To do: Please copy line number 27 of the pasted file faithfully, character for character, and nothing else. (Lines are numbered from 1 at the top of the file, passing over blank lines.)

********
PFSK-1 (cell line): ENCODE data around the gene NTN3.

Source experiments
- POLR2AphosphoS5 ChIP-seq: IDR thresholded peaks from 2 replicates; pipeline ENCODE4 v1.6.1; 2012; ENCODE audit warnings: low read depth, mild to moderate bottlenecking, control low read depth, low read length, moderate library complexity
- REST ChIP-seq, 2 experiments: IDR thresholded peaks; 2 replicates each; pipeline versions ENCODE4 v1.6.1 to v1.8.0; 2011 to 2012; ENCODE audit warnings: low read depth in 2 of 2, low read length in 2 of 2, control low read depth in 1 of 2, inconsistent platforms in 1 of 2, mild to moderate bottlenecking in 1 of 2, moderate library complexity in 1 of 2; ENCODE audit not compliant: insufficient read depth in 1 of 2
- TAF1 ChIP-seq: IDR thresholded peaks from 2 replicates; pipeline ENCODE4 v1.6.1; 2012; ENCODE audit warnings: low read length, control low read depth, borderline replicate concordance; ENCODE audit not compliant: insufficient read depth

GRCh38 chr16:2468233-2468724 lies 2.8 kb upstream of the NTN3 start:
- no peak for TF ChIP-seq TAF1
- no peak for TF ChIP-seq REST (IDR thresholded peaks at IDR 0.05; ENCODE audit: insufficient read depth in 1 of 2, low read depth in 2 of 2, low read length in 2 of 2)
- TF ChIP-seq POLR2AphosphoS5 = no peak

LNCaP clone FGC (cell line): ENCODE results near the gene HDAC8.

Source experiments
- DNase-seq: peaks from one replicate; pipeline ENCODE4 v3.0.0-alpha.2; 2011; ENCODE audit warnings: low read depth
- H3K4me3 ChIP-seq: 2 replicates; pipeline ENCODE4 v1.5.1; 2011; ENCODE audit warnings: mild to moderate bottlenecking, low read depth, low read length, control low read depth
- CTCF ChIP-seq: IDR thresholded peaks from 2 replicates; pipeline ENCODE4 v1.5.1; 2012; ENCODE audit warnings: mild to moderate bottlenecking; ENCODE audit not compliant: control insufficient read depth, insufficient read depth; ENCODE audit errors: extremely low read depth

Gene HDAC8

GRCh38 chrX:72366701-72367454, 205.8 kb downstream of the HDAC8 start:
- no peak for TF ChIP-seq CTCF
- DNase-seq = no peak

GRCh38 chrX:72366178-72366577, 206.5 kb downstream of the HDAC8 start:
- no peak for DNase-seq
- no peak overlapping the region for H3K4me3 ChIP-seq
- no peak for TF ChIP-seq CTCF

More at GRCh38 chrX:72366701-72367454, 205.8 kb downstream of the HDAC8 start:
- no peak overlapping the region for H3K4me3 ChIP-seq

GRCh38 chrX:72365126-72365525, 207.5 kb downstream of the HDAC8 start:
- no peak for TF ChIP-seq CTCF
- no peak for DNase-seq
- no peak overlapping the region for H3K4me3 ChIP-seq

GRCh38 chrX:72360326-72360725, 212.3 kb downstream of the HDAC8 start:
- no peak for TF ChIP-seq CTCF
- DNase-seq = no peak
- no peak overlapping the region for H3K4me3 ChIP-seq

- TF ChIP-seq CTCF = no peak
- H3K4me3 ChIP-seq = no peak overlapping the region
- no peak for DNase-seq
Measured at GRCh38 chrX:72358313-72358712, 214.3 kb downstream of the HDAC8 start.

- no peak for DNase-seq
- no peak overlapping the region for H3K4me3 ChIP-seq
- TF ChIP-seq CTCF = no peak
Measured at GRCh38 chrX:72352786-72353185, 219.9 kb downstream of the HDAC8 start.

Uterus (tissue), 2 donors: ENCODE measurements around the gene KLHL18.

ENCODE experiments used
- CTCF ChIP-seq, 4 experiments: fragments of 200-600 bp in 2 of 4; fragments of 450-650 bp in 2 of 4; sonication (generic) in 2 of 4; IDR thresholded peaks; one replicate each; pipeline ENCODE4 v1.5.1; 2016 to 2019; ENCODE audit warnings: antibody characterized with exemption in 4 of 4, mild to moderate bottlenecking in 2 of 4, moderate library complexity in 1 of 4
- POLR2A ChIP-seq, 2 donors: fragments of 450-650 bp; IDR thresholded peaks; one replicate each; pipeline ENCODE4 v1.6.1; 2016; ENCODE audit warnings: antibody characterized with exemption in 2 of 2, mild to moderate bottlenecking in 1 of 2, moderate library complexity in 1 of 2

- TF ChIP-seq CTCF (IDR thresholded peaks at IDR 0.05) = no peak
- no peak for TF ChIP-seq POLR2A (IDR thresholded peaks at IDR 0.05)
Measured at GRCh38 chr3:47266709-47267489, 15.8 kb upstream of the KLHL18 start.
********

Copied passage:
- no peak for DNase-seq